Posted in Customer Service, Management

Who is right?

Do you serve your customers the way you believe they should be served or the way they want to be served? And the difference is not necessarily small, and just to keep things fair, this illustration from my daughter’s life.

She has a mobile phone agreement with Virgin. Her Samsung touch screen finally failed permanently after about 12 months.

Their response, which I am sure meets the legal minimum and I am sure they think is adequate, is:

Call customer Service Mon-Fri, and they will make arrangements for it to be returned and repaired. It will take about three weeks.

Given what the role of the mobile phone is in most people’s lives, that response is unlikely to satisfy anyone, let alone a Gen Y. On paper they are meeting their obligations (doing the right thing), but the customer’s ‘truth’ is entirely different.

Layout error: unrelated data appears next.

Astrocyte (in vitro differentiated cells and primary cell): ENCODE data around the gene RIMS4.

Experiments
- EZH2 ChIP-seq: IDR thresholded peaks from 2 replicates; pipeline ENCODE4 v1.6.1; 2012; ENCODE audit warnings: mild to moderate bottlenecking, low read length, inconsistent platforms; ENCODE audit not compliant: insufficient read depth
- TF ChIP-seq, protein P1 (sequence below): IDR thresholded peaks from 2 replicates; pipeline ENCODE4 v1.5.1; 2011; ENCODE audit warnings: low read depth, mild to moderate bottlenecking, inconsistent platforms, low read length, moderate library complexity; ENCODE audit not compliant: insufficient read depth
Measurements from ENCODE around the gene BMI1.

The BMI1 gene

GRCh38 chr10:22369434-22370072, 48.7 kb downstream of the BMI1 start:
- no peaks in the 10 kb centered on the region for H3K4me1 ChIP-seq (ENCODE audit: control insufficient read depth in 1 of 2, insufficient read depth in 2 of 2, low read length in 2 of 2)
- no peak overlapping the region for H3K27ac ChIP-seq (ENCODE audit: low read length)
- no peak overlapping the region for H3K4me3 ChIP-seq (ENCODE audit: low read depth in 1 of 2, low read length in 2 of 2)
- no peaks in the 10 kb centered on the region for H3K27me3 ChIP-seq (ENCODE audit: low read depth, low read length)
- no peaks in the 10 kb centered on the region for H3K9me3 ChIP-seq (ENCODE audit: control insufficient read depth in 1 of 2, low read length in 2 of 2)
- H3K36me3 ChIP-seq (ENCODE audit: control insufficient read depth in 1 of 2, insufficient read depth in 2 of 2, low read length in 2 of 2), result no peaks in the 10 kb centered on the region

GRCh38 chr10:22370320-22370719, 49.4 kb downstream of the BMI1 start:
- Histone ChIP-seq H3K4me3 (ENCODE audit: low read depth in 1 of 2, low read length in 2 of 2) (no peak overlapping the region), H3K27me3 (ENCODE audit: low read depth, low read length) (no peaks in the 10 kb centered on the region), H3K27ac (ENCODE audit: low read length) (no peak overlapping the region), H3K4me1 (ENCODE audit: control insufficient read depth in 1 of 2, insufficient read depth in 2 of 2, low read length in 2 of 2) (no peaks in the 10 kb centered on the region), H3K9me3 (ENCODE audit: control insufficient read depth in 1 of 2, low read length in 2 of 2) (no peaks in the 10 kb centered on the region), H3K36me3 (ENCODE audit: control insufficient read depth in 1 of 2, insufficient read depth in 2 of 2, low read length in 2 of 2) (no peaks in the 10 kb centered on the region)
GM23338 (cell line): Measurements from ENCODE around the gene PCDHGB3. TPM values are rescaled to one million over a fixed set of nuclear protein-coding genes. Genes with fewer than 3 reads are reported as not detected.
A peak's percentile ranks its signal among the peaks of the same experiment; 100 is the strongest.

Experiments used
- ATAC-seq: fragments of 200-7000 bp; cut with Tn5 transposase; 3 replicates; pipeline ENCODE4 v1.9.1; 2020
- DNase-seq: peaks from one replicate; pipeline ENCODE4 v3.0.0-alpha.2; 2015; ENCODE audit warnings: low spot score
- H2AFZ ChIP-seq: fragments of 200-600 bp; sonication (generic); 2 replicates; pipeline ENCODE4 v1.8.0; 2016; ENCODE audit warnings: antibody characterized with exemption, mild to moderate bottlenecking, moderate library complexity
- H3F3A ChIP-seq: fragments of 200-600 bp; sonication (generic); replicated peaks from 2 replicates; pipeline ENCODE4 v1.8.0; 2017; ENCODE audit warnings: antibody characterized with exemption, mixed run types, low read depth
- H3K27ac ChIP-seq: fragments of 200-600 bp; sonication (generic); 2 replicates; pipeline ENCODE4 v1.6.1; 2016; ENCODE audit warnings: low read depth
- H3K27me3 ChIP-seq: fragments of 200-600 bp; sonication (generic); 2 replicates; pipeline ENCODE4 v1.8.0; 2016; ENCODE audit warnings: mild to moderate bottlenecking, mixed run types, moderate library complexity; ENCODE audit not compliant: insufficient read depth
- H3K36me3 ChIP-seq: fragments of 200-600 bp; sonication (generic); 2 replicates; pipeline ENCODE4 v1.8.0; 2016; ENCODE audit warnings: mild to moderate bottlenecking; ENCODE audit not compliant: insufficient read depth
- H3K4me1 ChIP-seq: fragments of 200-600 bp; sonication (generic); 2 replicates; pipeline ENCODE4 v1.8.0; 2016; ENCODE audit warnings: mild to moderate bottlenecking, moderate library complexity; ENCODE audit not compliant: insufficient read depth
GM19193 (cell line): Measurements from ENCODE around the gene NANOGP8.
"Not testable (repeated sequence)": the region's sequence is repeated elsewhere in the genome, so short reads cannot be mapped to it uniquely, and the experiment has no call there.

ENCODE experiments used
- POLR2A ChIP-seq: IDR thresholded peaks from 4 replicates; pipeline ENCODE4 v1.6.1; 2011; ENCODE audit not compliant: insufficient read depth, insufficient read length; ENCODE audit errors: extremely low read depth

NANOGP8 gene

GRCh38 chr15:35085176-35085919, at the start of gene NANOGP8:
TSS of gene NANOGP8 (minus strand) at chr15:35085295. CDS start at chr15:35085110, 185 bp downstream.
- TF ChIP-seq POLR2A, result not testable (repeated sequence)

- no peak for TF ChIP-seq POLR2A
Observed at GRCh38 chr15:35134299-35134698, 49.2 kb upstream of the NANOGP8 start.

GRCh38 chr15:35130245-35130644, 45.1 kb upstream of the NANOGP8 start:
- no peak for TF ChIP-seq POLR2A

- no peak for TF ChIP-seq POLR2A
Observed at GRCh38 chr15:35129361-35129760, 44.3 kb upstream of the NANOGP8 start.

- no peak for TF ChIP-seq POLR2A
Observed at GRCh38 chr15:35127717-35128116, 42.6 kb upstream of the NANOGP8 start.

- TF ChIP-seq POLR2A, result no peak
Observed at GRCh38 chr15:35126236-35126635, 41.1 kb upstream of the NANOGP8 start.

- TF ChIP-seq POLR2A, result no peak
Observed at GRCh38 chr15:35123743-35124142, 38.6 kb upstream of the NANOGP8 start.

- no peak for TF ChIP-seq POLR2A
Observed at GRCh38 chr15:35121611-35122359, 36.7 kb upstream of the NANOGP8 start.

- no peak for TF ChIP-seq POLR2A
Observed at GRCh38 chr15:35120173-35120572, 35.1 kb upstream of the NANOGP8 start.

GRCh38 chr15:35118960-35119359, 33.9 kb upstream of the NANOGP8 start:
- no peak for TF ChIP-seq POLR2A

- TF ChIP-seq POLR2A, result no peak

It does not really matter who is right and who is wrong. Both parties believe they are right and that is all that matters.

As the service provider, these decisions are the difference between succes and failure.

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2 thoughts on “Who is right?

  1. Agreed. I think that a lot of companies need to relook into their customer service policies. In this day and age and especially with a telecommunications product, response must be immediate.


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